Weeks 1&2 – Organizational Category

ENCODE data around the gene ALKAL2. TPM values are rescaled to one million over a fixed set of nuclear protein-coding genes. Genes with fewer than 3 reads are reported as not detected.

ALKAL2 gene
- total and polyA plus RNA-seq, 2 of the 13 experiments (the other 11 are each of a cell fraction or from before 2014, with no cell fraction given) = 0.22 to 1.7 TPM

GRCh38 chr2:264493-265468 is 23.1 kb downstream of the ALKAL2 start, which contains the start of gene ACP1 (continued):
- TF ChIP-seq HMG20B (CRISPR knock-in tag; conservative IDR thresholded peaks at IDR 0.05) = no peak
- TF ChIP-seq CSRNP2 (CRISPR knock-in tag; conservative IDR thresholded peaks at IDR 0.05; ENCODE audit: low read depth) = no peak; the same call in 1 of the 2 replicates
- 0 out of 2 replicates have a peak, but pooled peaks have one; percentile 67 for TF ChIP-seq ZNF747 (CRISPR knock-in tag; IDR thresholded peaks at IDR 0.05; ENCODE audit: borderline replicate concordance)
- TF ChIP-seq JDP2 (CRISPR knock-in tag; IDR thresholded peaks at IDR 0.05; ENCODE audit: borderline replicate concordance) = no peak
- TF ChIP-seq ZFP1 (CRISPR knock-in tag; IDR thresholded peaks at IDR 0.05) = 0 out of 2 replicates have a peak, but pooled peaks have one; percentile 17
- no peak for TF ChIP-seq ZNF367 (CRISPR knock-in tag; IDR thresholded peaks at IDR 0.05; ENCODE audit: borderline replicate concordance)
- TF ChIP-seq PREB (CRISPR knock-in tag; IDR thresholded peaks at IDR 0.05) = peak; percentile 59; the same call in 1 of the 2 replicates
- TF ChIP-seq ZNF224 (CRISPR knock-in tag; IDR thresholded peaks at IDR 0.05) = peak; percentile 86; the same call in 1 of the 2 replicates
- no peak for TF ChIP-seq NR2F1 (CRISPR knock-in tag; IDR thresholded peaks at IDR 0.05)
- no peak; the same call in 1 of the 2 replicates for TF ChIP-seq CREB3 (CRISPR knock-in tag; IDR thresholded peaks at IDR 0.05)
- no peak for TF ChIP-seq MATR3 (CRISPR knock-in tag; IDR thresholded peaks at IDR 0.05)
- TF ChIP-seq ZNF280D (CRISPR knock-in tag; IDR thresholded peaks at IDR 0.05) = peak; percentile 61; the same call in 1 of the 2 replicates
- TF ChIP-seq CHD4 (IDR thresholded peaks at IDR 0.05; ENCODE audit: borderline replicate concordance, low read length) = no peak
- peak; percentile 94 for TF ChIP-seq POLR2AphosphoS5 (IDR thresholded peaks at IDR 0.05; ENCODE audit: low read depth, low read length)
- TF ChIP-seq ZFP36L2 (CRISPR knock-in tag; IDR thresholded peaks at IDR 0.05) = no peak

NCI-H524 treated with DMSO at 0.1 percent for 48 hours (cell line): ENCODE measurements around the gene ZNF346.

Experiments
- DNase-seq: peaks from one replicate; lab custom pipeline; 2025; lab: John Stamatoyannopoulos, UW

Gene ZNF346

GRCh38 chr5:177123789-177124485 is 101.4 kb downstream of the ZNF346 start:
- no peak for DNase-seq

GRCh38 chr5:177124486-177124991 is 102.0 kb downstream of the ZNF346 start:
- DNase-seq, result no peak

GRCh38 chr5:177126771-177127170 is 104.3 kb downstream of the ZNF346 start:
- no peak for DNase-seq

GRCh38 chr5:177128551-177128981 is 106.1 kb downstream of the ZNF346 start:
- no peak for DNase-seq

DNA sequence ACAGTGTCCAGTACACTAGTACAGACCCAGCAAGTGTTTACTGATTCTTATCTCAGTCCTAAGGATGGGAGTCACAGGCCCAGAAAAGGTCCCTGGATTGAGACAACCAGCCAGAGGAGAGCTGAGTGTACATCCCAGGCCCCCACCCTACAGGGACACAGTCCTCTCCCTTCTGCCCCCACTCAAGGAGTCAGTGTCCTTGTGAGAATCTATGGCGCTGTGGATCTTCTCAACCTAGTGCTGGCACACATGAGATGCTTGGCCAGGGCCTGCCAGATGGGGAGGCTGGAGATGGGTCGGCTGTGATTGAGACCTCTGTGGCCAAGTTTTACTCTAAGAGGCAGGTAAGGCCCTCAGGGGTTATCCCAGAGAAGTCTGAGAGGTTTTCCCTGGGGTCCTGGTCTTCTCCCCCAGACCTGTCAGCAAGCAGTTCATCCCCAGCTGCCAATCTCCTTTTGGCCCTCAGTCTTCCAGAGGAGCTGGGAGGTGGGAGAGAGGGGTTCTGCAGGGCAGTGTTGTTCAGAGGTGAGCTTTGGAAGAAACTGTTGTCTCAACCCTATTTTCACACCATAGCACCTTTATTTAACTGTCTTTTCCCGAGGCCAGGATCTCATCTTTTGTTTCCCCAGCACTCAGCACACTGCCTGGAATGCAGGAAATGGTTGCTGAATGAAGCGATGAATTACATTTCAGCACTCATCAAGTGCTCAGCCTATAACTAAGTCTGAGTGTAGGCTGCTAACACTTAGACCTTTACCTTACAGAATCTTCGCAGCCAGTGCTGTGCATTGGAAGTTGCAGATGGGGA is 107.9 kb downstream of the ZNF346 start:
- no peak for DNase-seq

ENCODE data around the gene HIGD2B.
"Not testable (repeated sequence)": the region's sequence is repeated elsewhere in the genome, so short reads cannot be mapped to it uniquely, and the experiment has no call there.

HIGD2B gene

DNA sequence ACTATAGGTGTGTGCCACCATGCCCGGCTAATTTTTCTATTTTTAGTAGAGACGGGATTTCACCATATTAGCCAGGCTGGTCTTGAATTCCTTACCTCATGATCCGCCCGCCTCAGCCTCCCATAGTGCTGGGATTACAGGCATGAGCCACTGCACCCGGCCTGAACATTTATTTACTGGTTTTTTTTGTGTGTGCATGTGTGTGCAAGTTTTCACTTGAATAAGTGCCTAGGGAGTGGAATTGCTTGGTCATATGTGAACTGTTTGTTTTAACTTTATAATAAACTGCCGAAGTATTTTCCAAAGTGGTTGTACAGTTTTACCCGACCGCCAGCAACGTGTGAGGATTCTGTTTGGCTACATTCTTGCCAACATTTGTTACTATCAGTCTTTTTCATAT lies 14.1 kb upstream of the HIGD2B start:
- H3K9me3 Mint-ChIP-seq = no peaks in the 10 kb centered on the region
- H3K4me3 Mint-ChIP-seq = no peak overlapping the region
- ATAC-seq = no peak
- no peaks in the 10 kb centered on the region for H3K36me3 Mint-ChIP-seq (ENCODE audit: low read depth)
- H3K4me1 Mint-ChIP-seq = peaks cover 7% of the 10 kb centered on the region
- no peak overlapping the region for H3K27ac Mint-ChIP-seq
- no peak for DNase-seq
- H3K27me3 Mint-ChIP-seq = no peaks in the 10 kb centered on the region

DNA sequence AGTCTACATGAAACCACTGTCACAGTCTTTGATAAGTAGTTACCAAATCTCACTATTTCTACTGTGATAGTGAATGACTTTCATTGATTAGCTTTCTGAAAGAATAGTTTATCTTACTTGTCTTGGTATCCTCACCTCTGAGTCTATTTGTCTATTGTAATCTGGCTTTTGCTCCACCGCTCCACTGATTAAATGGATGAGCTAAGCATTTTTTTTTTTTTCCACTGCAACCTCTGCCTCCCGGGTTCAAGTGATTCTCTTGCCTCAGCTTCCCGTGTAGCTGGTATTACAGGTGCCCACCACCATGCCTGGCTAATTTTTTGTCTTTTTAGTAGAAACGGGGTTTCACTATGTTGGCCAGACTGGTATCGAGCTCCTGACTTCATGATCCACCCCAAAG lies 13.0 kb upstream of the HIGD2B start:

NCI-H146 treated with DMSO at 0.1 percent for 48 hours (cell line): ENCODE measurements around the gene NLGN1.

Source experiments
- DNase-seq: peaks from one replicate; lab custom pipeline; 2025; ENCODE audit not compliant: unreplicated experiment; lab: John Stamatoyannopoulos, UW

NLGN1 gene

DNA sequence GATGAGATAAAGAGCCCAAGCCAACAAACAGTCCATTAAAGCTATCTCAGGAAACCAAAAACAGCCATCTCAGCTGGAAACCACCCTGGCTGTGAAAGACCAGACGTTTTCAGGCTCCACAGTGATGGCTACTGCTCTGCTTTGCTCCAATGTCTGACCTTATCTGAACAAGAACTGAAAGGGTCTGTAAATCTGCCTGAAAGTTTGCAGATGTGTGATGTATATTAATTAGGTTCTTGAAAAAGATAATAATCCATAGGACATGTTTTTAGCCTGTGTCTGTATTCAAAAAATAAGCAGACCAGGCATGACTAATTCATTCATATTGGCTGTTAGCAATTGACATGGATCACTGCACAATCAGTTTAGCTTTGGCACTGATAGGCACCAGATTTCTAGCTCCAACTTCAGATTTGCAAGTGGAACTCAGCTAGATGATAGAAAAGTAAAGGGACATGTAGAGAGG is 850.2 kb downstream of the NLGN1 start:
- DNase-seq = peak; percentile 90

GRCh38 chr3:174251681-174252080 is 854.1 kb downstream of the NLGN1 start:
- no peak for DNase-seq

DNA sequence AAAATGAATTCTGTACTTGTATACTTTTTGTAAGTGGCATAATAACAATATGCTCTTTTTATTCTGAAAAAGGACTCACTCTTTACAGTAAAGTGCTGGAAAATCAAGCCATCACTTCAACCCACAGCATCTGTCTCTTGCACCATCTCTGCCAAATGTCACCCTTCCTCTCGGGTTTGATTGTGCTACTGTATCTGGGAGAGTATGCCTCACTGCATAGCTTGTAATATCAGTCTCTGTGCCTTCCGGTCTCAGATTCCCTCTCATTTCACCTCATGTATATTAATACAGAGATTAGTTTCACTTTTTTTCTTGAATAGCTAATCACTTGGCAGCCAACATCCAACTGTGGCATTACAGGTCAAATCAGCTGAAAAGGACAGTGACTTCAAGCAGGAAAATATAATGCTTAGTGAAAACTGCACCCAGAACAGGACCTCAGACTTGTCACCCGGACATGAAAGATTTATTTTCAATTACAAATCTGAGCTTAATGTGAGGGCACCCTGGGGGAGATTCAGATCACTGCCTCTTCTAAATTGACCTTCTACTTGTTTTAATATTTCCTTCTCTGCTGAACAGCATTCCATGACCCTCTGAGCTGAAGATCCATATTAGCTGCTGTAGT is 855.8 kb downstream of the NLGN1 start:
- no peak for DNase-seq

Despite being a completely virtual internship, my experience at ADL (Anti-Defamation League) has been very well organized and clear. My supervisor, Lauren, has been very upfront about what she expects from me, as well as how my work should reflect the values of the organization. In each piece of work I turn in, Lauren makes an effort to review it and discuss with me how I can improve, what my work is a part of, and how my work reflects the organization. Additionally, I greatly appreciate that Lauren makes a great effort to provide structure to my day to day, trying to mimic an in-person experience as much as possible. Each morning, we have a meeting at 9:30 to discuss what I will be tackling that day as well as what her day is going to look like (what meetings I can attend with her, any urgent matters she would like me to work on, etc.) and what ADL is working on as a whole. Towards the end of the day, we meet again to go through what I have accomplished and receive feedback. These meetings are always one of my favorite parts of the day as they help me feel connected to the organization besides only interacting with the civil rights and policy team. I do recognize that ADL was in a unique position to thrive in the virtual workplace as there are regional field offices all across the country that must remotely collaborate with the headquarters in New York City year round, meaning the organization was already quite comfortable with virtual platforms such as Zoom and Slack that have become essential in the new workplace. In fact, some of the meetings I attend with Lauren have always taken place over Zoom – in these cases working remotely has always been the norm, uniquely positioning ADL to continue serving the public without too many new protocols. I feel very fortunate to return to a company that has been so effective in the transition to this “new normal” of remote work and maintains its commitment to developing the skills of its employees.